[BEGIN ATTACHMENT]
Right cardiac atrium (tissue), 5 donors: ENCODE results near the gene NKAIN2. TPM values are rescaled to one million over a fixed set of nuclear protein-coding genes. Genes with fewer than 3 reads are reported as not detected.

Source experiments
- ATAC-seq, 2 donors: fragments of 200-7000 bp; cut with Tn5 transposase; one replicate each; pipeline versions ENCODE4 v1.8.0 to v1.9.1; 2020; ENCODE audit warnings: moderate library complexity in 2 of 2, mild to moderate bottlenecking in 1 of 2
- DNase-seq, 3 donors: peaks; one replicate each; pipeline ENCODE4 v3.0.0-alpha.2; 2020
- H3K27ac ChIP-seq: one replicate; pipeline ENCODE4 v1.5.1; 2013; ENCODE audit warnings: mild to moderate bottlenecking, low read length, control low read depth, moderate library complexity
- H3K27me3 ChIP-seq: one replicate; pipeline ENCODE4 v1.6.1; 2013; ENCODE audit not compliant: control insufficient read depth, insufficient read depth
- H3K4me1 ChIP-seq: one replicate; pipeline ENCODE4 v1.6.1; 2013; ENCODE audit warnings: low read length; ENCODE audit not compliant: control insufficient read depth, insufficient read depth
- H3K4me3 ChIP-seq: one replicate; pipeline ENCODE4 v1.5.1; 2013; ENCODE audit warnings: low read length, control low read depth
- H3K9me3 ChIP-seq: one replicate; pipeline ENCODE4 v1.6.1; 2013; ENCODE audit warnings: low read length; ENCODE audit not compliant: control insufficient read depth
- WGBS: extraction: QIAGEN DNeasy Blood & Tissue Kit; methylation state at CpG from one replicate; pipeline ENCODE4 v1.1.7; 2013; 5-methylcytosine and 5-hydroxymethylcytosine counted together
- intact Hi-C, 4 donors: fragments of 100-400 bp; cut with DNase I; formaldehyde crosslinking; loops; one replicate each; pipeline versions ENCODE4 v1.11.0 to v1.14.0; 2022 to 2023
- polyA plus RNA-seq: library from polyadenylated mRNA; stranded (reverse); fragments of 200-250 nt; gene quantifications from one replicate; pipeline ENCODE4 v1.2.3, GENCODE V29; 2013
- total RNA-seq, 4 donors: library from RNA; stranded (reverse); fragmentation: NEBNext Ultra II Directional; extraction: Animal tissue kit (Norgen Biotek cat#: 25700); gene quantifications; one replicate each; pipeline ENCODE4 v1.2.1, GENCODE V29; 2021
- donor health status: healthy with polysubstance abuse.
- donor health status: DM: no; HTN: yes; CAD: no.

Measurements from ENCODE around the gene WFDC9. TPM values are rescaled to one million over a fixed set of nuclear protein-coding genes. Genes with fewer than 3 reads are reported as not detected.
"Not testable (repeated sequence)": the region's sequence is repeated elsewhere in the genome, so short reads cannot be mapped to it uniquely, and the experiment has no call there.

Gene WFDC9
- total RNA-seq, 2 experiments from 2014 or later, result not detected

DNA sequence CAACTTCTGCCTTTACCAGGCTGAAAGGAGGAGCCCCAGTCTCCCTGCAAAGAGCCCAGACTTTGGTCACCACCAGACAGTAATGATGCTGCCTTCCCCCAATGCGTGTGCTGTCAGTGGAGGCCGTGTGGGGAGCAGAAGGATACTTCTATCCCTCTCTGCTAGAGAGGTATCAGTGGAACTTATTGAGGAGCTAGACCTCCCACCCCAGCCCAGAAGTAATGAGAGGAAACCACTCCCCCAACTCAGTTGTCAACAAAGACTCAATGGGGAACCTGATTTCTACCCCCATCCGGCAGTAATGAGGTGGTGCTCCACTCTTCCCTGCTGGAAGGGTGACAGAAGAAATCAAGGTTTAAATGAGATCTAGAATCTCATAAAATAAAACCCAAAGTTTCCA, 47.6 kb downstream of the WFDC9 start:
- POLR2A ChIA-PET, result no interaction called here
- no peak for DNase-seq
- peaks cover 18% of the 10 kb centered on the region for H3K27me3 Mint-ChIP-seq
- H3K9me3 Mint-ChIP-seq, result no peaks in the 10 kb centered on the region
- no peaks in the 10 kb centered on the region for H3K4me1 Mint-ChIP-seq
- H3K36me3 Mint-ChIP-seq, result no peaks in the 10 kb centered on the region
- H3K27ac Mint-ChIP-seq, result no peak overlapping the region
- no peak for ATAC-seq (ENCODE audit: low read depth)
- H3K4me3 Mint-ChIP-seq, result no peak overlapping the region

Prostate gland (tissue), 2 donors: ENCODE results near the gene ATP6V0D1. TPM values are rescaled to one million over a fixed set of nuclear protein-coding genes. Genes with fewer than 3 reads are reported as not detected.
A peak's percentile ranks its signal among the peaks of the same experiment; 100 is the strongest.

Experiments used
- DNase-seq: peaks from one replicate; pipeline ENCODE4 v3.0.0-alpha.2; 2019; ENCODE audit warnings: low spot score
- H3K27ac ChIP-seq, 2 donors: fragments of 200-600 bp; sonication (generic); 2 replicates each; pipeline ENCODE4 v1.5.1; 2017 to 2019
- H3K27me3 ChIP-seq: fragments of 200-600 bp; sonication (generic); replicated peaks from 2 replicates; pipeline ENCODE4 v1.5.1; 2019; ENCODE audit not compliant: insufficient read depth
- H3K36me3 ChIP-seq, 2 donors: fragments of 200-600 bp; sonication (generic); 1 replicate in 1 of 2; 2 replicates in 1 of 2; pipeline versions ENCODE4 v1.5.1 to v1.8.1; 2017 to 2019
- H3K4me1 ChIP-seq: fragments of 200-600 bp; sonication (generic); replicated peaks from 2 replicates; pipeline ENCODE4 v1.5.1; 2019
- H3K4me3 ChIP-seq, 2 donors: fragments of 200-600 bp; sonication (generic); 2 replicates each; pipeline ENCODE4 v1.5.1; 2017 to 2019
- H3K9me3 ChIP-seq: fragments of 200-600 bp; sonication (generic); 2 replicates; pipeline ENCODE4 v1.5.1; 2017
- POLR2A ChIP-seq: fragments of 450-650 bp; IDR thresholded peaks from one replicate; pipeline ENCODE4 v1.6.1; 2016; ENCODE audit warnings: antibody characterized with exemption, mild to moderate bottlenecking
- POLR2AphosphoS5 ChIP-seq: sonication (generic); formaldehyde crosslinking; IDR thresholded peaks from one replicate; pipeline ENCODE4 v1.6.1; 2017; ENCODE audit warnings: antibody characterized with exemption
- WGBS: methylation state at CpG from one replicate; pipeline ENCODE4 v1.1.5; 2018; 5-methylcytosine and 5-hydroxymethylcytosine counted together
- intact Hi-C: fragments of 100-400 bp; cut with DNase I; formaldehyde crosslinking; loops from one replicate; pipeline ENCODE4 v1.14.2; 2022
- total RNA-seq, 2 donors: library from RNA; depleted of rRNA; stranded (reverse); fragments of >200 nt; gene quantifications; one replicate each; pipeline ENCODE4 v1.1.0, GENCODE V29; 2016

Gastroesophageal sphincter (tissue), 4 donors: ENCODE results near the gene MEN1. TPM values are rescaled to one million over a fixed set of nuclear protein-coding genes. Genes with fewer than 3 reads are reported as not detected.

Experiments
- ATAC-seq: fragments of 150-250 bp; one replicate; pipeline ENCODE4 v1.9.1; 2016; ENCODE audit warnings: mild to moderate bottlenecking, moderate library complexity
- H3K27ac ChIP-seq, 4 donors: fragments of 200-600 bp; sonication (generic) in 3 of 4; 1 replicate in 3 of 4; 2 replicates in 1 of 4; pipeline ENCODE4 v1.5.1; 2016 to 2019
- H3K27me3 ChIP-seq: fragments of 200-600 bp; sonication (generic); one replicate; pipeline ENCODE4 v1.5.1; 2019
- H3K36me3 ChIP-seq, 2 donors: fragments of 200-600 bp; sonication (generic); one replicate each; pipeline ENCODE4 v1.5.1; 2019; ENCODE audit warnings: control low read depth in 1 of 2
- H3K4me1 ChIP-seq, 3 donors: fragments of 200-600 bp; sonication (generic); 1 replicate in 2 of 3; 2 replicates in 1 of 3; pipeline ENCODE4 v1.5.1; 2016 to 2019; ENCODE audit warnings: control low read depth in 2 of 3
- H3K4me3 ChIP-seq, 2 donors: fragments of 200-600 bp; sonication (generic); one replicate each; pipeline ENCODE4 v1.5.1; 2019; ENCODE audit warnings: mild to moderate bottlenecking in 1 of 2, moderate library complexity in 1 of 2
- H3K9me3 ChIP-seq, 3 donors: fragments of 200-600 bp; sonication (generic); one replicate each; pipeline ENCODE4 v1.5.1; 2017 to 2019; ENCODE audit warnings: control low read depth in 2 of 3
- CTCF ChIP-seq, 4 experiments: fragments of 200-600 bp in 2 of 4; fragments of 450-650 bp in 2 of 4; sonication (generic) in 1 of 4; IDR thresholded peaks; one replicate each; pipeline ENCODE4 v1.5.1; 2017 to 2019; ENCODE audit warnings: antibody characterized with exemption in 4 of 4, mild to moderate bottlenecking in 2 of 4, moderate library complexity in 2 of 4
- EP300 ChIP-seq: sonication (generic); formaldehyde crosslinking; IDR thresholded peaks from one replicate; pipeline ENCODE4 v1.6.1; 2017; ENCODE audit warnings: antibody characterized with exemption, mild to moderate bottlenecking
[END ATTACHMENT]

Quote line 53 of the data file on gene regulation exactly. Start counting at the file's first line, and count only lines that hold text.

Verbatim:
- H3K9me3 ChIP-seq, 3 donors: fragments of 200-600 bp; sonication (generic); one replicate each; pipeline ENCODE4 v1.5.1; 2017 to 2019; ENCODE audit warnings: control low read depth in 2 of 3